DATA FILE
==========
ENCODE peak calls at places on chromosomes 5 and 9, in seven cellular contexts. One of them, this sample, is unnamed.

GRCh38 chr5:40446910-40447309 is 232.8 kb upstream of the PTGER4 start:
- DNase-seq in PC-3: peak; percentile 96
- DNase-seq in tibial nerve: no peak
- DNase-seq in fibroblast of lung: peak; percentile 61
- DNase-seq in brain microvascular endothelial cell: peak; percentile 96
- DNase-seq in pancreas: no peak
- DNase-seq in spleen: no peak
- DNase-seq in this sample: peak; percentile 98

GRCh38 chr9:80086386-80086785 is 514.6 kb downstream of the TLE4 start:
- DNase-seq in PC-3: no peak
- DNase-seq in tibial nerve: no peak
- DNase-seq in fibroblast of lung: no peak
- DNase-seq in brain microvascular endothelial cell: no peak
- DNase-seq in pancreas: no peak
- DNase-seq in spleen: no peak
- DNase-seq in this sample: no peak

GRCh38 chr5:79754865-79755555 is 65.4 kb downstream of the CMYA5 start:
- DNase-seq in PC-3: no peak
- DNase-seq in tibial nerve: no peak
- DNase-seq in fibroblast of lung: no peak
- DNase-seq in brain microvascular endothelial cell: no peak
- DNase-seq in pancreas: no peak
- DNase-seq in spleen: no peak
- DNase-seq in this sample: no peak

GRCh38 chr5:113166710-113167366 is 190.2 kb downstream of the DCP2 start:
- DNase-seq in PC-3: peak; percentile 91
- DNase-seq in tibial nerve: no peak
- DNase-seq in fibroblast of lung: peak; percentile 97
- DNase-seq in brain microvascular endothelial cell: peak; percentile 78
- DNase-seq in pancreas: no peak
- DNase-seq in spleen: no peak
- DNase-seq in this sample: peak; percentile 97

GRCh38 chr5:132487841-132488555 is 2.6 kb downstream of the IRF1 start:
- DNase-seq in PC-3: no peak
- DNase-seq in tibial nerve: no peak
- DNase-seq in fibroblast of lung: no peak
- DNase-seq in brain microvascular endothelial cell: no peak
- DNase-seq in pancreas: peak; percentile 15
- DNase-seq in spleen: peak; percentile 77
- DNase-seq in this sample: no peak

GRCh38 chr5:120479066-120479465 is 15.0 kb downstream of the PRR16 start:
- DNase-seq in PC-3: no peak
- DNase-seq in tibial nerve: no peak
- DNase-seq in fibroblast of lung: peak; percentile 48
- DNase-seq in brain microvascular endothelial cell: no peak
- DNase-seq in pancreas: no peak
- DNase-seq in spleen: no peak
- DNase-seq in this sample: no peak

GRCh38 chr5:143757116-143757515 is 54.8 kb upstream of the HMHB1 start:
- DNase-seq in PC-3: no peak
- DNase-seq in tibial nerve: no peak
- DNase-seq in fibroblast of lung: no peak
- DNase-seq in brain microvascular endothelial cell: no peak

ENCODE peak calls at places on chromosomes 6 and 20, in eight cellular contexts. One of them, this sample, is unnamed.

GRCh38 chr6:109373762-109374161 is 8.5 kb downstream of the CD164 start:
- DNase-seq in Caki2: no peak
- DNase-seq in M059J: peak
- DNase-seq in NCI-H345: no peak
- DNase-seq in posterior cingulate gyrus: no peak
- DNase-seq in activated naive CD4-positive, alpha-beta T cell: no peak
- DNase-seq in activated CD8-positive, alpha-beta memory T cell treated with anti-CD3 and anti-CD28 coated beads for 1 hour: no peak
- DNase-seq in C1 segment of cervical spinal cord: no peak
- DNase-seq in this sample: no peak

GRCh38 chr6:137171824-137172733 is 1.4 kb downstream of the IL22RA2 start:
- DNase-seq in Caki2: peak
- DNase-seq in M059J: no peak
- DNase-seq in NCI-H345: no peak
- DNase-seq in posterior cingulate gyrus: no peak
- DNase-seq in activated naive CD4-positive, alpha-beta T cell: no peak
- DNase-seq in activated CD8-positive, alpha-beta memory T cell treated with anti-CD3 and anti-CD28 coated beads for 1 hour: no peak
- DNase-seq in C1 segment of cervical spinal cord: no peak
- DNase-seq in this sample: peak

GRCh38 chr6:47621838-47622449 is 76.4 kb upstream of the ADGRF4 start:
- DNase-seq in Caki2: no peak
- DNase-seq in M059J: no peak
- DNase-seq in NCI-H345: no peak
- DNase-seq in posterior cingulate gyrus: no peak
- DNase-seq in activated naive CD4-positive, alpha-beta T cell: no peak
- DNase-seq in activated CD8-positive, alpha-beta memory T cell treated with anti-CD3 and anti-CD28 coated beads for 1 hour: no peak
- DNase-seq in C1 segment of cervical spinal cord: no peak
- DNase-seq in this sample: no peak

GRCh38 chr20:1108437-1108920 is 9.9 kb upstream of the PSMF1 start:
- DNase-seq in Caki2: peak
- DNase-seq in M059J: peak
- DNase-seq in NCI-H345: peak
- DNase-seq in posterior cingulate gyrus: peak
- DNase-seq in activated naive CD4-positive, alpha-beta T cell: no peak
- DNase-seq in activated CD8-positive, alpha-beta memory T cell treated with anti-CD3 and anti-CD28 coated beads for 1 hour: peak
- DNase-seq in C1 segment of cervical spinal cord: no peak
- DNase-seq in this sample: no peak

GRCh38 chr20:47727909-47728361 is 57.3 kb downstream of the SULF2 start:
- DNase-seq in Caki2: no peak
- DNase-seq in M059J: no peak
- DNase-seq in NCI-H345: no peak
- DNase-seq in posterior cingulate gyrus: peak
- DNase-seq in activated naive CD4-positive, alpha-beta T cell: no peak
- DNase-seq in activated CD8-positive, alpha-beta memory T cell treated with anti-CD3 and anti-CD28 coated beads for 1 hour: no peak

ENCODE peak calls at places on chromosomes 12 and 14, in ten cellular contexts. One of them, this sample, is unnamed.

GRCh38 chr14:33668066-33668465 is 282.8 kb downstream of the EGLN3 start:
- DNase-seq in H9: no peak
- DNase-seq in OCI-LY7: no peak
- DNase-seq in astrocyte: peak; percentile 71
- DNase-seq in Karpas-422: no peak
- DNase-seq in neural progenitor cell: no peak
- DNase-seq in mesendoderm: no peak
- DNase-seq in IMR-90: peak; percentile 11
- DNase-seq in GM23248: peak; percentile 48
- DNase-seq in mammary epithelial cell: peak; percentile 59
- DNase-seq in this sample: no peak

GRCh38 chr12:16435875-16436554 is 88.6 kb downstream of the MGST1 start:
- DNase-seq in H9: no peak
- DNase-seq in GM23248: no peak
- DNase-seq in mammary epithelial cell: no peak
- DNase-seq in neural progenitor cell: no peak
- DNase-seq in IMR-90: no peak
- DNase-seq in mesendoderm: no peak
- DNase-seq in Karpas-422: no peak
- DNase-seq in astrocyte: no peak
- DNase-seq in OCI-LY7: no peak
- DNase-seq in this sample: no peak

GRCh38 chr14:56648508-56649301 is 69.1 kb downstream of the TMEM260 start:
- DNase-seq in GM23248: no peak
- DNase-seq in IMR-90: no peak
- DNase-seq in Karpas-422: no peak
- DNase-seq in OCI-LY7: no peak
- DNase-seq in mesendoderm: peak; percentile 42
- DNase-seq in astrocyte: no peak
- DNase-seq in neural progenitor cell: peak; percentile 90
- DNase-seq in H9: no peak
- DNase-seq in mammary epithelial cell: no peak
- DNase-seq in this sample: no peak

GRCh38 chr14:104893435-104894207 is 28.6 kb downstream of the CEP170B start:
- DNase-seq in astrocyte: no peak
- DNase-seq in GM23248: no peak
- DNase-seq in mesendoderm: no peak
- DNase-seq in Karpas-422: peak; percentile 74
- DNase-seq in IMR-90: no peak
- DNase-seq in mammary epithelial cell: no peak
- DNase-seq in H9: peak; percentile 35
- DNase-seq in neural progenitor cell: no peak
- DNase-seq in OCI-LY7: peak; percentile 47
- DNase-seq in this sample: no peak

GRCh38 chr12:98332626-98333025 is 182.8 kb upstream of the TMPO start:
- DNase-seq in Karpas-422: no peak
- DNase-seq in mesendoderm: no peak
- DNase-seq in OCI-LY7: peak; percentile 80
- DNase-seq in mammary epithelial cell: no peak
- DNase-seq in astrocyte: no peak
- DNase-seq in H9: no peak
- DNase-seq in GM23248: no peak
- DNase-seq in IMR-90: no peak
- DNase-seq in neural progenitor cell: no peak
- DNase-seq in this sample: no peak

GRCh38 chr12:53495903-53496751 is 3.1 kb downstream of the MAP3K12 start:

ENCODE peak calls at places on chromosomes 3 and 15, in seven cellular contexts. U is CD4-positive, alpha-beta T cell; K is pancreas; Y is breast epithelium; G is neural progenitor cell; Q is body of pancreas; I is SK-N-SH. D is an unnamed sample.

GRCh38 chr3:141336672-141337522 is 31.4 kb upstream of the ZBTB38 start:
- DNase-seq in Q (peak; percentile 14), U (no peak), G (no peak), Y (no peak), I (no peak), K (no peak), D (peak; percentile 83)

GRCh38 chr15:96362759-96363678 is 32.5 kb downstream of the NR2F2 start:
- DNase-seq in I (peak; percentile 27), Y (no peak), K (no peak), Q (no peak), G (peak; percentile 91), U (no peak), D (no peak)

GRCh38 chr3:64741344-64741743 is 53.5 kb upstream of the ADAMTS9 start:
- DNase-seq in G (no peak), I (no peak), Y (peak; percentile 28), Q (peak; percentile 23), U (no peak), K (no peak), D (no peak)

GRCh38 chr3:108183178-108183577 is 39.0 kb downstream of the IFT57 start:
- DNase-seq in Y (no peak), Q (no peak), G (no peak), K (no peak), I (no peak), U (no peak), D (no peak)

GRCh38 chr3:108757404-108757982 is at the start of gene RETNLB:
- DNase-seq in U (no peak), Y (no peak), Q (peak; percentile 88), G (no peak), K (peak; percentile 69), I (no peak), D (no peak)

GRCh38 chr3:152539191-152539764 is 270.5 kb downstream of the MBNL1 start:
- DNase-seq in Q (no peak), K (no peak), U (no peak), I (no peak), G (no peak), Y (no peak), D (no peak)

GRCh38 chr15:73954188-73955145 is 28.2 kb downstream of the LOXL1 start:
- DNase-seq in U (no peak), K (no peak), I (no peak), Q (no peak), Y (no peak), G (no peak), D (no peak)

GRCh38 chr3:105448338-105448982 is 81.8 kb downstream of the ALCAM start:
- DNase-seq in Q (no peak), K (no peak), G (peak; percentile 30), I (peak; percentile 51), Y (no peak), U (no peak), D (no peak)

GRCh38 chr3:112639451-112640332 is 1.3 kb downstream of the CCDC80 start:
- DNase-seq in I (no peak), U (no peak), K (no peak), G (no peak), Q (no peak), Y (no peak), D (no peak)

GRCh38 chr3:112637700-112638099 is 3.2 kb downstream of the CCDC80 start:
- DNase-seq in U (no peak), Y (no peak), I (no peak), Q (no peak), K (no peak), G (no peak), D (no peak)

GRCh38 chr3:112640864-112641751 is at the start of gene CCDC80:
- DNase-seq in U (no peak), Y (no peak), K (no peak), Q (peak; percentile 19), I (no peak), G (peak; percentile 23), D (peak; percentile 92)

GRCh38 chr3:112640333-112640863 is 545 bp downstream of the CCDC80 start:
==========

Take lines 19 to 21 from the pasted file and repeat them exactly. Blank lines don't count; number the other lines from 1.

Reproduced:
- DNase-seq in PC-3: no peak
- DNase-seq in tibial nerve: no peak
- DNase-seq in fibroblast of lung: no peak